So I can tell the US military not to worry about selling China the blue prints for patriot missile systems! They will be so happy to hear that lol.
Hard drives are made in Thailand because of the economics, and Thailand manufacturers have little economic incentive to develop new drives (probably the opposite, as new drives might mean new equipment/technique/etc. which have costs).
There is a entrenched innovation industry in the US and other places, and as a result, other companies don't chomp at the bit to challenge it. Its a bit like incumbents in elections.
Your example is a factor of globalized capitalism, and it doesn't show that Thai corporations don't understand (or couldn't incredibly quickly figure it out) how their hard drives work. They also have no reason to care unless they choose to compete.
Remove the entrenched industry players though, and you would see many new companies all over the world start investing in R&D on hard-drives.
And, its all not representative of what we are talking about. We are not talking about corporations whose only goals are profit, we are talking about civilizations, or at least governments and their millitaries, who have a VERY vested interest in understanding any new technology, even if it isn't exactly profitable. While certainly the other party would try to limit how much we could reverse engineer something they sell us, its unlikely to succeed. Look at nuclear proliferation for example, despite massive efforts to prevent this technical understanding from spreading, it is.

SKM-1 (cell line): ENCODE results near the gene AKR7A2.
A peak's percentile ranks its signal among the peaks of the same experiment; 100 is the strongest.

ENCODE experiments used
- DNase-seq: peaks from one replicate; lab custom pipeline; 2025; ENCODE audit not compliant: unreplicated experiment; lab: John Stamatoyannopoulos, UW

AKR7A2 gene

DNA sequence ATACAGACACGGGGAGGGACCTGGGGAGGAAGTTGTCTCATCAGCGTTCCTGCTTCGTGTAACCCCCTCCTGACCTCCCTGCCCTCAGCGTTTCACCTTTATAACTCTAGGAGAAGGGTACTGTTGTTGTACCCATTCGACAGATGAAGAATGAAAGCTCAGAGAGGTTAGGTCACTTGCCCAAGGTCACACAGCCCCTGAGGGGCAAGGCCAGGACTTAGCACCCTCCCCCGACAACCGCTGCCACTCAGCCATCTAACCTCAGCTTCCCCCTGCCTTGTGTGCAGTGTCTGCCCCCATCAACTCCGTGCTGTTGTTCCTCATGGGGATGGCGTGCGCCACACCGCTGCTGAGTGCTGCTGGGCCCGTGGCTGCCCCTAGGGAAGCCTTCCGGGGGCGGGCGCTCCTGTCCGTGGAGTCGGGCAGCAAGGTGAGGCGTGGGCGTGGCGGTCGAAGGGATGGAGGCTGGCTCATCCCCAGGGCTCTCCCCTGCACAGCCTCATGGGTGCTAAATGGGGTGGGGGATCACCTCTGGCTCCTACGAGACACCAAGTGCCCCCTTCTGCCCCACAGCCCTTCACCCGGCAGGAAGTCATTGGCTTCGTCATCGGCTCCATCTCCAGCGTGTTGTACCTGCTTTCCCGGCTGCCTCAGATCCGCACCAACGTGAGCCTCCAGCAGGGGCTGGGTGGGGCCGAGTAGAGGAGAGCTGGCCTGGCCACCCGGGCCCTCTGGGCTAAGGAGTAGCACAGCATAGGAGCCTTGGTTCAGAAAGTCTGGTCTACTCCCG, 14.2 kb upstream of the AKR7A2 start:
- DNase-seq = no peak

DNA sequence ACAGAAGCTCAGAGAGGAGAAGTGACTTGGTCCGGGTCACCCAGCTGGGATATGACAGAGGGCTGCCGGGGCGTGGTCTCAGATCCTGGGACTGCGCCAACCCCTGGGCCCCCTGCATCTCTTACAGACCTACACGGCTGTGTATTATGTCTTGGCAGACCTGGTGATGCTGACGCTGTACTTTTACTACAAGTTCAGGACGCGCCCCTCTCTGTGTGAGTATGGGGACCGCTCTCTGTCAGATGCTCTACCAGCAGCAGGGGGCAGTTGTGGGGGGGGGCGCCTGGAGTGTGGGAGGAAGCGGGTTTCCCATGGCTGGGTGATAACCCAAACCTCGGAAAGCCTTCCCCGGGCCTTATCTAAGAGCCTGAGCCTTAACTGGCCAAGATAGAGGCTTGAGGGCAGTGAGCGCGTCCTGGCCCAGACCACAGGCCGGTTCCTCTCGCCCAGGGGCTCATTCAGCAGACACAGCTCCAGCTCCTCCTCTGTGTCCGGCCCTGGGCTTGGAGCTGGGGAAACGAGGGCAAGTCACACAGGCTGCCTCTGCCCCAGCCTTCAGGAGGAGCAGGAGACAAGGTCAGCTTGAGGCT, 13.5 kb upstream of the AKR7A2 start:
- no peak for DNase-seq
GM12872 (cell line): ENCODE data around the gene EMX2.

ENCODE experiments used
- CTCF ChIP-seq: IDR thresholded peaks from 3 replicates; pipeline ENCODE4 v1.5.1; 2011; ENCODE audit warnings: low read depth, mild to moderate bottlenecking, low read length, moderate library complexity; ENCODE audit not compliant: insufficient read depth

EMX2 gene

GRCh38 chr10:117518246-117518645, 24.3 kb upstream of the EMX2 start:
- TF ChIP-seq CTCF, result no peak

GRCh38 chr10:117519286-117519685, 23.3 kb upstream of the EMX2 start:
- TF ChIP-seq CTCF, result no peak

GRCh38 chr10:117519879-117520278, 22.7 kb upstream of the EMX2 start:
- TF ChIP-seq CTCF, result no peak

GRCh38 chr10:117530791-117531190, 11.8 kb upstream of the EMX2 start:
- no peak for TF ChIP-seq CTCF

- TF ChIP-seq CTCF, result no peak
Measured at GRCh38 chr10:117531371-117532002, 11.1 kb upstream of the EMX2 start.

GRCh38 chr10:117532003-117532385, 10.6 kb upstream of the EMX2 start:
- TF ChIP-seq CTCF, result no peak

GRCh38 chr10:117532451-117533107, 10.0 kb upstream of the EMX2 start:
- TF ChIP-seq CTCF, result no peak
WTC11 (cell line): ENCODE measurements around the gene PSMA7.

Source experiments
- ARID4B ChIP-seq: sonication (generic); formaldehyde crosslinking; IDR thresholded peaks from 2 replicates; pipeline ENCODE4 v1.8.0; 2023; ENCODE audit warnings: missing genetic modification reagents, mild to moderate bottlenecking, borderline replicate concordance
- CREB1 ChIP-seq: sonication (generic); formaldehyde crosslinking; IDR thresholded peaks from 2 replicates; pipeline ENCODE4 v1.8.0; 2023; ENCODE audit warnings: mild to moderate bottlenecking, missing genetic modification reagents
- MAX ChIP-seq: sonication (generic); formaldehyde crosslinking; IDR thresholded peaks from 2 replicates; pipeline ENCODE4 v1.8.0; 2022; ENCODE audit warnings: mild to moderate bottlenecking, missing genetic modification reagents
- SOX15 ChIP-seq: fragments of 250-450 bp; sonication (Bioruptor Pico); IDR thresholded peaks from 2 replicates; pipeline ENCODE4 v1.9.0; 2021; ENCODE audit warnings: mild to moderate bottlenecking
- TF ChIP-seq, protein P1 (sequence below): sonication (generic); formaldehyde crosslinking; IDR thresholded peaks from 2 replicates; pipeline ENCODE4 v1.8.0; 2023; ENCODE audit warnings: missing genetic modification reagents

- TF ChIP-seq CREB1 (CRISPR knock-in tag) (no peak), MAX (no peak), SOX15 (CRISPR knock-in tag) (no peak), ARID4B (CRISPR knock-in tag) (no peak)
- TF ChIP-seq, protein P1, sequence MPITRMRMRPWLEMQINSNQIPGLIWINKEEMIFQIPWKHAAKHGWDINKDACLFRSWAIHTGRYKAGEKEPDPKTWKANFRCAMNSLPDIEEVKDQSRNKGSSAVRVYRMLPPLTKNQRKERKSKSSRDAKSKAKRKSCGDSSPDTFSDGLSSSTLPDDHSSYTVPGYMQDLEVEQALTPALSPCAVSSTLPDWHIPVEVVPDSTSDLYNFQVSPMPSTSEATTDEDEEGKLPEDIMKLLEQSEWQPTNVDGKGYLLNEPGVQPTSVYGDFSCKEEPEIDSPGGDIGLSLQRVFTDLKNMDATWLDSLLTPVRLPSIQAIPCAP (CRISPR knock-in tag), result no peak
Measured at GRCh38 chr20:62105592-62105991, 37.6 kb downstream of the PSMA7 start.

Galciv's universe in my opinion is:
1) Not as economically globalized as Earth
2) Culturally less homogenized than Earth (maybe Earth today has the same variety, but not in scale, all major world powers today, are capitalist-ish, few operate at the sort of extremes you have in GalCiv, and those that do, do not do so on an even footing)
3) Due to the accelerated aspects of advanced technological, its historical time frame is accelerated. IE, 100 turns in GalCiv might be a few years of realtime, but the historical comparisons and effect would be closer to 100 to 200 years of real earth history. Which makes it unique.
These factors leave any comparison to "today", less than ideal, and comparisons to anything less than government level organizations inappropriate. GalCiv's factions are more akin to imperialist nation states and the like anywhere from 1500AD to 1914AD. But the pace of events is much more rapid.
Personally, the idea of licensing with a 50% gain of the tech is growing on me. But, ultimately, tech trading is not a bad feature, it is a standard element of many 4X games, it doesn't add anything significant to the game that is "fun" (it fixes one small complaint about tech specializations which would be better fixed by letting you reject gifts, which is needed for other reasons), and its going to be counter-intuitive to new players. If I were the designer I'd quickly triage this idea into the "Kinda nice, but we will never have time for"